A Piggy Back Loan is a mortgage loan that is used in conjunction with a first mortgage loan. The second loan “piggybacks” on the first loan.
Checkout this video:
What is a Piggy Back Loan?
A piggyback loan is a mortgage loan where a separate loan is taken out for a portion of the purchase price of the property. This second loan “piggybacks” on the first one and allows the borrower to make a smaller down payment. For example, if you wanted to buy a $200,000 house and had only saved up $10,000 for a down payment, you could take out a first mortgage for $190,000 and get a second mortgage—or piggyback loan—for $10,000. This would allow you to put 10% down on the purchase instead of 20%.
How Does a Piggy Back Loan Work?
A piggyback loan is a mortgage loan where a second loan is taken out at the same time as the first. The two loans are structured differently, with the first being a traditional mortgage and the second often being an adjustable-rate home equity line of credit.
Piggyback loans were created because lenders were not allowed to provide borrowers with more than 80% of the home’s value as a loan. This meant that borrowers who wanted to put down less than 20% would have to pay for private mortgage insurance (PMI). Private mortgage insurance protects the lender in case of default, but it was an added cost that many borrowers were not willing to pay.
With a piggyback loan, the borrower takes out two loans at once. The first loan covers 80% of the home’s value and is a fixed-rate mortgage. The second loan, known as a piggyback loan, covers 10% of the home’s value and is an adjustable-rate home equity line of credit (HELOC). The borrower only pays interest on the HELOC when they use it, and they can use it for any purpose, such as home improvements or debt consolidation.
Piggyback loans are no longer as common as they once were, but they can still be a helpful way to finance a home purchase without having to pay for PMI. If you are considering a piggyback loan, be sure to compare offers from multiple lenders to get the best rate and terms.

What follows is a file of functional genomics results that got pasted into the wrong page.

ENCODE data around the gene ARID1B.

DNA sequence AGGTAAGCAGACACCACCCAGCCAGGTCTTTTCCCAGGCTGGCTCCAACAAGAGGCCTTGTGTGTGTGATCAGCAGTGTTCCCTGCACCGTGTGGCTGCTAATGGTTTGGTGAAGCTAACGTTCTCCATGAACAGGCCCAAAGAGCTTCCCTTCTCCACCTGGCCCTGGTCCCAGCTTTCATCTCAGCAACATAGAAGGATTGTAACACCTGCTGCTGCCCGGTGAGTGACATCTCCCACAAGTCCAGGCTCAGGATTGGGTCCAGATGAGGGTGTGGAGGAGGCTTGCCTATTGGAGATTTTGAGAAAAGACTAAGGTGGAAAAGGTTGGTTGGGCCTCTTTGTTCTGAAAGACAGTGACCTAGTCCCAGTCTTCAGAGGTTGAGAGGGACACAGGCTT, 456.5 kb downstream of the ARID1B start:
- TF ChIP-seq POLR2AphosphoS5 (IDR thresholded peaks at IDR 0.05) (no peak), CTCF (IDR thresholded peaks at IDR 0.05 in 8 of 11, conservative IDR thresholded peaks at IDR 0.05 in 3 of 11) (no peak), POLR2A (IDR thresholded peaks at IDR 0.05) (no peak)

The Pros and Cons of Piggy Back Loans
Piggy back loans can be a great way to finance a home purchase, but they also come with some risks. Before you decide to take out a piggy back loan, it’s important to understand both the pros and cons.
-You can avoid private mortgage insurance (PMI): If you put less than 20% down on a home, you’re typically required to pay PMI. However, if you take out a piggy back loan for a portion of your down payment, you may be able to avoid this added cost.
-You can make a smaller down payment: If you don’t have enough cash saved for a traditional 20% down payment, a piggy back loan can help you buy your home sooner.
-You can potentially get a lower interest rate: Some lenders offer lower interest rates for piggy back loans than they do for traditional loans. This could save you money over the life of your loan.
-You’ll have two monthly payments: In addition to your mortgage payment, you’ll also have to make payments on your piggy back loan. This can make it more difficult to make ends meet each month.
-You could end up owing more than your home is worth: If your home value decreases and you have an adjustable rate mortgage, your monthly payments could increase and put you at risk of foreclosure. With a fixed rate mortgage, you’ll still be required to make the same monthly payment even if your home value goes down.
-You may not qualify for certain programs: If youLater decide that you want to refinance your home or take out a home equity loan, you may not qualify if you have a piggy back loan. That’s because these types of loans are considered “liens” against your property and some programs won’t allow them.
Alternatives to Piggy Back Loans
A piggyback loan is a second mortgage taken out at the same time as the first mortgage. The loan is piggybacked onto the first mortgage and both loans close simultaneously. This type of loan allows the borrower to avoid paying private mortgage insurance (PMI).
Piggyback loans are no longer as common as they once were. Before the housing market crash in 2008, piggyback loans were used frequently to help borrowers avoid paying PMI. Now, there are a number of other loan products available that allow borrowers to avoid paying PMI without taking out a second mortgage.
If you’re considering a piggyback loan, there are a few things you should know:
Piggyback loans can be fixed-rate or adjustable-rate mortgages (ARMs).
The interest rate on the piggyback loan is usually higher than the interest rate on the first mortgage.
Piggyback loans typically have shorter terms than first mortgages, so they may require refinancing before the end of the term.
Piggyback loans may not be available in all areas or from all lenders.
If you default on your first mortgage, you will still be responsible for repaying the piggyback loan.